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Spectacular Time

November 19, 2009

Society of the Spectacle
Books that Changed Me: The Society of the Spectacle, Guy Debord.

Voices From The Grave! Guy Debord changed my life. Well, he at least provided a framework and language to think about certain truths I’d had some nagging sense of, yet until now, would have struggled to express. Though the edition pictured above is the book I read, for cutting and pasting purposes, the excerpts in the article below come from a different translation that I found online.

WHAT IS the spectacle? Debord puts forth the proposition that we people of the modern age do not directly live, but rather experience a representation of life through an endless succession of spectacles.

In all of its particular manifestations — news, propaganda, advertising, entertainment — the spectacle represents the dominant model of life. It is the omnipresent affirmation of the choices that have already been made in the sphere of production and in the consumption implied by that production. In both form and content the spectacle serves as a total justification of the conditions and goals of the existing system. [Debord, #6]

That sense of dissonance we experience, in quiet moments of clarity, between the world we plainly perceive, and the world as it is presented to us, is born of our alienation from an unreal version of ourselves which is a construct of our all-too-real societal (spectacular) institutions.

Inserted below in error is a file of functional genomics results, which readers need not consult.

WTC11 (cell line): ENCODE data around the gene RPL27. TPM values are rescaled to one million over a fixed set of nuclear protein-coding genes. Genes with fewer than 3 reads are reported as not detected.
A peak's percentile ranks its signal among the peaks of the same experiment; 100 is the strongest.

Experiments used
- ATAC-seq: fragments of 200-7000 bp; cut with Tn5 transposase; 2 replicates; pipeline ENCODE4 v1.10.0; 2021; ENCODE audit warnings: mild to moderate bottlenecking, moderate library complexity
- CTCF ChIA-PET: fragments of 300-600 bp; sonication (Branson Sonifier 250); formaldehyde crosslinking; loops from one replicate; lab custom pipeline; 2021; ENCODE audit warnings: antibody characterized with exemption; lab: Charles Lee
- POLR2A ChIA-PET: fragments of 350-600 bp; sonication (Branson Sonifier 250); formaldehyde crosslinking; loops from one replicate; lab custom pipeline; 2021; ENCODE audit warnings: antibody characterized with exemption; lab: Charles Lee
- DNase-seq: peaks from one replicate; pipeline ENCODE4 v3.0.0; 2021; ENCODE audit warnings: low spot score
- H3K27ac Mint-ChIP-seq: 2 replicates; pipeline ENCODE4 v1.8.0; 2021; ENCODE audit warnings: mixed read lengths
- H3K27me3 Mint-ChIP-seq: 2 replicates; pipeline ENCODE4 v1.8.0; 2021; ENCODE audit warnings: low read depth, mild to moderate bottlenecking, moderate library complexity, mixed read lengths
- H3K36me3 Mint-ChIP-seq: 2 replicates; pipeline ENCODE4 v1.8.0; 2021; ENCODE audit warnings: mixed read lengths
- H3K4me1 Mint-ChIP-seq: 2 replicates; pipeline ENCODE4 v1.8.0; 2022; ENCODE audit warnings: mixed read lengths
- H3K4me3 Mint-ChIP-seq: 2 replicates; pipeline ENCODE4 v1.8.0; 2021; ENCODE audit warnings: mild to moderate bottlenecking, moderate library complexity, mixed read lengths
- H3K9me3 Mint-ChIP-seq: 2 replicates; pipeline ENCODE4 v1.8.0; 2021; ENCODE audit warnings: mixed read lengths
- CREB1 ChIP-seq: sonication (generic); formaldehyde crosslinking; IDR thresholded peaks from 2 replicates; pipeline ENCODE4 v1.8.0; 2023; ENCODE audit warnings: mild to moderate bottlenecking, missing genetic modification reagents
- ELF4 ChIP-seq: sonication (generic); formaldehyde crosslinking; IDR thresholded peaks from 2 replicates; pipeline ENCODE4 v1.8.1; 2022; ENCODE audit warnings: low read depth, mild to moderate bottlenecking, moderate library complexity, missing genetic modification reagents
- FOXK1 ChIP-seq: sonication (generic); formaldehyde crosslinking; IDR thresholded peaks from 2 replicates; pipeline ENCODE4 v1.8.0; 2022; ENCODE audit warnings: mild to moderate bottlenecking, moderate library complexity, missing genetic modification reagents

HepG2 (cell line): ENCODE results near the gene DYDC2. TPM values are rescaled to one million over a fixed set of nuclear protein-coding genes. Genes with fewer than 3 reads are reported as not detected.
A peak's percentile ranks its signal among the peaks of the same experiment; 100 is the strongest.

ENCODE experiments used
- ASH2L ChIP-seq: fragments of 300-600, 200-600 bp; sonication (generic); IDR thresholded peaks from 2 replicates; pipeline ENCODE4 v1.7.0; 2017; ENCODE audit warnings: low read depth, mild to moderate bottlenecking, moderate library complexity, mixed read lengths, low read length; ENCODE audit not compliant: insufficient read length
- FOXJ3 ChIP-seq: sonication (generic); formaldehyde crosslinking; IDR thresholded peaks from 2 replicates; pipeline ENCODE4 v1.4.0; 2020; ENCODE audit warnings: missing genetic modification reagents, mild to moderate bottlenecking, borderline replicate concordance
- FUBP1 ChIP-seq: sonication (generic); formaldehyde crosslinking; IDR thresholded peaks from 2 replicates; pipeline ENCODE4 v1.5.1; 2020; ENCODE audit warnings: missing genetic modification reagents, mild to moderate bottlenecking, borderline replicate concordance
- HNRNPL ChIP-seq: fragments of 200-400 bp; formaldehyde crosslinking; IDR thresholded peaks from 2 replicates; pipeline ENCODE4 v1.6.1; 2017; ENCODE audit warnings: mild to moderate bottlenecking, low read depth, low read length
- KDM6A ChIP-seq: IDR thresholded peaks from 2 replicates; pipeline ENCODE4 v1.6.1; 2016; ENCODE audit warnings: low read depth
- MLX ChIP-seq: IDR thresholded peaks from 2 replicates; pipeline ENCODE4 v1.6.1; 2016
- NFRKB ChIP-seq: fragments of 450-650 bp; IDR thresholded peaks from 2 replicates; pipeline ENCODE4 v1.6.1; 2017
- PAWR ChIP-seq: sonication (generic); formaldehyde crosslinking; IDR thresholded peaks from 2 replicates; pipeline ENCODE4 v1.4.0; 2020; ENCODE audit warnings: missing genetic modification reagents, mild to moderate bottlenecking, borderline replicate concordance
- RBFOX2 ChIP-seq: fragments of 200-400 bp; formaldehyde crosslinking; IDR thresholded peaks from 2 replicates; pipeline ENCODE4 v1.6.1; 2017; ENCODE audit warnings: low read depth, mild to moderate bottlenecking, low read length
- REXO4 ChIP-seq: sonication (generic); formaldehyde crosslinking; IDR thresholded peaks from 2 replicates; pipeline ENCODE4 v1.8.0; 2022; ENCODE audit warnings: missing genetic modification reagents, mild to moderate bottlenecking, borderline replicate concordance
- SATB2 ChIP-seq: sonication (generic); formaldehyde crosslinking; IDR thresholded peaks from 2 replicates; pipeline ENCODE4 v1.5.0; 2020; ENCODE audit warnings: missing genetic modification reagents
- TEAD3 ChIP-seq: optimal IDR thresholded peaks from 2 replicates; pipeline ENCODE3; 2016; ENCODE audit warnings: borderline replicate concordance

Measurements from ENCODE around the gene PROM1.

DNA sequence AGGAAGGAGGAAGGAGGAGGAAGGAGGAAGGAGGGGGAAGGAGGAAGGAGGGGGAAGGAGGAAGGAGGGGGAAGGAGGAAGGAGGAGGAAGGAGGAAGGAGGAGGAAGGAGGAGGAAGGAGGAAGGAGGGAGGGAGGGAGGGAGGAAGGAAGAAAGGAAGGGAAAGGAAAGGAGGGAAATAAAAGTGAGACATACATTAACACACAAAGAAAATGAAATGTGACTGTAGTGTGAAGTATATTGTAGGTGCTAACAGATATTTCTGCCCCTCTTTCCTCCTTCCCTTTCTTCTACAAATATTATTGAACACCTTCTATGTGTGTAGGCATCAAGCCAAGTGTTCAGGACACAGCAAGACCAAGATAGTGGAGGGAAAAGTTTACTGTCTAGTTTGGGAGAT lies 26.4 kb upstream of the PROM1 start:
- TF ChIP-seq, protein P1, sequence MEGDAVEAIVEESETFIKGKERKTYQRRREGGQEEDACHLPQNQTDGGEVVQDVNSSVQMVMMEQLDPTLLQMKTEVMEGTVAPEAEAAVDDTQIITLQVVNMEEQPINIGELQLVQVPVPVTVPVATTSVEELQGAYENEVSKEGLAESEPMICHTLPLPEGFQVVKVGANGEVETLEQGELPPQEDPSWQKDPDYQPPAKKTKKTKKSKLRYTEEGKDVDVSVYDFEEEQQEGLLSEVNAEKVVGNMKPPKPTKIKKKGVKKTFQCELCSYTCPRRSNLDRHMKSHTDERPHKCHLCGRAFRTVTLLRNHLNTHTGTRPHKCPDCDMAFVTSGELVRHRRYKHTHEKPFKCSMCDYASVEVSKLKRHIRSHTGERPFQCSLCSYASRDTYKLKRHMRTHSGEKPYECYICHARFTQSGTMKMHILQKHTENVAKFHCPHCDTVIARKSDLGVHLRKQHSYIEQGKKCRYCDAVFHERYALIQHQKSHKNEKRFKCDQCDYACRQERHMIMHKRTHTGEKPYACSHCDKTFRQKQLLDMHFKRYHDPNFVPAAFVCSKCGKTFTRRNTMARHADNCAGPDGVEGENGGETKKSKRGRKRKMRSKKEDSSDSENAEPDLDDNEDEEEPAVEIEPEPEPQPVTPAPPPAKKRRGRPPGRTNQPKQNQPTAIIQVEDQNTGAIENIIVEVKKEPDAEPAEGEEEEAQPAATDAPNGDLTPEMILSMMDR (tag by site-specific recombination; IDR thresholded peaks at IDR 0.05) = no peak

Spectacular society is uncompromisingly divided into a small elite ruling class and everybody else, whose value stems from their productivity. The spectacle’s greatest strength is in it’s ability to create and perpetuate an image, an alternate version, representing the “truth” of these opposing classes.

Wait, when the fuck did all of this happen?

The historical moment when Bolshevism triumphed for itself in Russia and social democracy fought victoriously for the old world marks the inauguration of the state of affairs that is at the heart of the modern spectacle’s domination: the representation of the working class has become an enemy of the working class. [Debord, #100]

This representation of the working class is still at work today. It could be witnessed recently, when we saw the vilification of autoworkers as they made efforts to ensure the pensions and retirement health benefits owed them as a term of their employment would continue to be honored, even as the auto companies were facing bankruptcy. It can be seen in the vilification of migrant workers, even as they harvest our food! It cannot be said that that work isn’t valuable to society, but these are some of the most hated people in this country.

This sort of domination through false representation and alienation isn’t limited to workers. The portrayal of women, minorities, young people, the handicapped, in no way reflects the true nature of particular individuals or their aspirations. The spectacle thrives by creating these groups and categorizing people by association, and then championing or dispatching whatever group’s concerns as determined by political utility.

The spectacle is a potent servant of power.

Debord’s chapter 6, Spectacular Time is one that really sings. Especially to one experiencing the constant sense of loss brought on by an obsessive preoccupation with the inexorable passage of time.

Wise folks have colorfully explained time. Such as, “Time is just one damn thing after another.” Or, “Time is what keeps everything from happening all at once.” Or, “Time flies like an arrow. Fruit flies like a banana.”